Thanks, Kevin
LL
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post #377 of 10493 Old 03-03-2005, 06:46 PM
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Question regarding OC703 on my front wall.

My plans include covering the front wall with OC703. I'll have a false wall about 30" out from that covered in black GOM FR701 fabric. My L/C/R speakers and my sub will be behind this false wall. My RPTV will be recessed into this false wall.

Should I cover the OC 703 on the wall to keep the fiberglass from possibly becoming airbourne inside this false wall area? I've never seen OC703, so I don't know if this is a valid concern or not.

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post #378 of 10493 Old 03-03-2005, 08:26 PM
 
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It's fairly well-contained as far as fiberglass goes, fluffy insulation seems to let loose a lot more fibers, it seems that the fiberboard tends to release fibers mainly with physical contact, so you should still wear gloves. I have an MD in the family, so I definitely made sure to cover all the fiberglass to keep from breathing it in, but if you have a false wall covered in fabric, I think that barrier is relatively effective for that unless there is a lot of air blowing around in there.

I'm really not qualified to know, but my common sense tells me that you'd at least avoid having bare fiberglass in areas where people are, or where there are air vents and such.
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post #379 of 10493 Old 03-04-2005, 09:40 PM
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I haven't tried 703 nor linacoustic, but with Roxul's rigid rockwool I found that when I carried some around with my bare hands that eventually my hands started to feel prickly and turned red. Nevertheless I'd say the effect was much less than I've had on exposed arms (holes in workshirt near buttons at wrists) and neck when I've worked with fluffy insulation insulating a house and attic. Also some little pieces (1/4") and dust fell off when the Roxul panels were moved or bumped. Thereafter I handled it with rubber gloves and a jumpsuit.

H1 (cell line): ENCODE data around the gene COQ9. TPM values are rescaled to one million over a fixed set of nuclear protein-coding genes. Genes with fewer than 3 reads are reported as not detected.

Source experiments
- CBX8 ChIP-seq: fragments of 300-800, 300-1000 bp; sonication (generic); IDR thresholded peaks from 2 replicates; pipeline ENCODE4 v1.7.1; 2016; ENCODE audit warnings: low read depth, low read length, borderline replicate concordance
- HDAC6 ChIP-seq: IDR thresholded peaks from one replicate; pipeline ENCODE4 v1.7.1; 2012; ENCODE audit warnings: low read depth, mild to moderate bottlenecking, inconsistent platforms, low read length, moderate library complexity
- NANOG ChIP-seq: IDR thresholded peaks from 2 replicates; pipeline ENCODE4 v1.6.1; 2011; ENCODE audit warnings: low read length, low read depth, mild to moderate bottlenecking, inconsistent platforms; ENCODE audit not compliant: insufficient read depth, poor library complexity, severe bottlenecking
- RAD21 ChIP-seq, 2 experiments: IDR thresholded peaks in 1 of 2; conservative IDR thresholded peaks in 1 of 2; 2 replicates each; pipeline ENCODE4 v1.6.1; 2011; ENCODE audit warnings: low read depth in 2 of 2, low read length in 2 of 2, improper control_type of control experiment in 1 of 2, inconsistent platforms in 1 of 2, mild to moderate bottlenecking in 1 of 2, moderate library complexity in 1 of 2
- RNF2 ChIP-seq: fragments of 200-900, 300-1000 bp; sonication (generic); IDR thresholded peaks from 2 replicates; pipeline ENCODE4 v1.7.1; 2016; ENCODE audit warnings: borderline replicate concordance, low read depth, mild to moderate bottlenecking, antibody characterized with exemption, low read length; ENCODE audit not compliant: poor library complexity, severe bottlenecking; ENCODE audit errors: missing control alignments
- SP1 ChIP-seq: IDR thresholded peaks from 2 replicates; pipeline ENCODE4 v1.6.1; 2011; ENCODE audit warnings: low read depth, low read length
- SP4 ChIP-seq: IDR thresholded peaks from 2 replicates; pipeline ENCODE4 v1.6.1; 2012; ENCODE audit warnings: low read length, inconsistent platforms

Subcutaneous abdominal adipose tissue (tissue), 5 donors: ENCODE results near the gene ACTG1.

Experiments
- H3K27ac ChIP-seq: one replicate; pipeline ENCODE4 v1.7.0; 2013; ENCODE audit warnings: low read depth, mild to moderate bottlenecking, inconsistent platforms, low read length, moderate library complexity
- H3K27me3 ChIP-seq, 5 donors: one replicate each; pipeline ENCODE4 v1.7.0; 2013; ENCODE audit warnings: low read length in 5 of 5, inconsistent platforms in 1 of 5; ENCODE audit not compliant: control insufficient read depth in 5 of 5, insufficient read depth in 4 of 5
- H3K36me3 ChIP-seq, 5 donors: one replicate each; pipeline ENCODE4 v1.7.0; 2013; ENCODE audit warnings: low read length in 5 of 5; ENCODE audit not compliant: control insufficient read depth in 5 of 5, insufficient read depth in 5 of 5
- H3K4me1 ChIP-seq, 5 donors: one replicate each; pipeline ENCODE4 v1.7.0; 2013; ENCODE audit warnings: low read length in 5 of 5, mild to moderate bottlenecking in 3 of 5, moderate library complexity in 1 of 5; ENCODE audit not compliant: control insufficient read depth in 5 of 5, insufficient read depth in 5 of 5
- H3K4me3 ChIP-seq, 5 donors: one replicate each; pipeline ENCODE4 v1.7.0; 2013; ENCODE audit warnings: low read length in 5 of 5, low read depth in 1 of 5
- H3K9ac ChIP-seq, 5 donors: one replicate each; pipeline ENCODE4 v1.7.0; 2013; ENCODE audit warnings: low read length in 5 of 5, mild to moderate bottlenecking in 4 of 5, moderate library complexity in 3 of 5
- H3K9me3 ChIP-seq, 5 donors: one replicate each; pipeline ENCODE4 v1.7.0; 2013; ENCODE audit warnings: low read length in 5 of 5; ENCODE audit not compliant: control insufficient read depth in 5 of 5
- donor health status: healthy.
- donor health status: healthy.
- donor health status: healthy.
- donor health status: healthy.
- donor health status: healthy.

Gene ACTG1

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post #380 of 10493 Old 03-05-2005, 09:44 AM
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Quote:


Originally posted by Toeside
Question regarding OC703 on my front wall.

My plans include covering the front wall with OC703. I'll have a false wall about 30" out from that covered in black GOM FR701 fabric. My L/C/R speakers and my sub will be behind this false wall. My RPTV will be recessed into this false wall.

Should I cover the OC 703 on the wall to keep the fiberglass from possibly becoming airbourne inside this false wall area? I've never seen OC703, so I don't know if this is a valid concern or not.

Hi,

I used coated Insulshield behind my fabric false wall and I've never experienced any problems with airborne fiberglass. As Chris cautions, there were no air vents behind the false wall.

Larry
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post #381 of 10493 Old 03-05-2005, 09:53 AM
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I don't have any vents where my false wall will be, so that's not a concern.

However, I am concerned with the air movement caused by the sub that will be behind the fabric wall.

I think I'll try to find insulshield locally (there's a place to get OC703). If I go the OC703 route, maybe I'll cover it with fabric to be safe.